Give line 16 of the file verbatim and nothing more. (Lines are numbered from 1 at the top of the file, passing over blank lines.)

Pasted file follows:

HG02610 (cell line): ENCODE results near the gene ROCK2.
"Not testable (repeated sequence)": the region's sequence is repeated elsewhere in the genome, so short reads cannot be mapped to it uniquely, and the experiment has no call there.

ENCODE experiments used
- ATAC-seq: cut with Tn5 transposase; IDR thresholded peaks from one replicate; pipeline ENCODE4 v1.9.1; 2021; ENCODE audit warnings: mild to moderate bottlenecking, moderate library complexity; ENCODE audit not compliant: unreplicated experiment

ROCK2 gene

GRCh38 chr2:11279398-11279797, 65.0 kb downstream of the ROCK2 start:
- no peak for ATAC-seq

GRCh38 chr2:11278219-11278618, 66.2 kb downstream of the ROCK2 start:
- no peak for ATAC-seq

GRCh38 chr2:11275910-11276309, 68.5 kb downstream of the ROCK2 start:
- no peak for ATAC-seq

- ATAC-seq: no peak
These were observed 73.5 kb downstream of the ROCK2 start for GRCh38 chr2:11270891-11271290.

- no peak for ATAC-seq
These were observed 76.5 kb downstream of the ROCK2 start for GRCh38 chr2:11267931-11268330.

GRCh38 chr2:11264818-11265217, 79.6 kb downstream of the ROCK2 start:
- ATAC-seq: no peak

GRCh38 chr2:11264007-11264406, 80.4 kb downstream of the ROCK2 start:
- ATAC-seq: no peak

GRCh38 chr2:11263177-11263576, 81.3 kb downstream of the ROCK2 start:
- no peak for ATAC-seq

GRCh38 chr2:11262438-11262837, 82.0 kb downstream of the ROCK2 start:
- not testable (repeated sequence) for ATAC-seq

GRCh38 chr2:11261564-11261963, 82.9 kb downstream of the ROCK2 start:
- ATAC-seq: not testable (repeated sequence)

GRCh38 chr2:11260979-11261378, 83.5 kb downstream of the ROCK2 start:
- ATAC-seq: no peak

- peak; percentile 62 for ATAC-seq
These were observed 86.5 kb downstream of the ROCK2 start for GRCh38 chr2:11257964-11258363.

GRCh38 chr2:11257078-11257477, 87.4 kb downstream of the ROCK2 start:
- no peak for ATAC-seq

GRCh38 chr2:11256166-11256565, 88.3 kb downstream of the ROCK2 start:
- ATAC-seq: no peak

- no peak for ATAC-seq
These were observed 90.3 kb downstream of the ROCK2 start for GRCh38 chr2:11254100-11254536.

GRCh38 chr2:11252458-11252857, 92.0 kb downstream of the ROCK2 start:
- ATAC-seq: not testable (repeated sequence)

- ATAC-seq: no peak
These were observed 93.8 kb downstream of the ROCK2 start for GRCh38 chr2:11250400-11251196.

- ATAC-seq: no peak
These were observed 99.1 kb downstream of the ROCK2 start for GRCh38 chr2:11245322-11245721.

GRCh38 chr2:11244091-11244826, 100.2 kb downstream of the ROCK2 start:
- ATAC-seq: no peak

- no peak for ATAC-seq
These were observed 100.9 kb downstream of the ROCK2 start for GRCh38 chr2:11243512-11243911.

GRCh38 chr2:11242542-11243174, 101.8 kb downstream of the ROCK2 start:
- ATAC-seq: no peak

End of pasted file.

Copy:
GRCh38 chr2:11264818-11265217, 79.6 kb downstream of the ROCK2 start: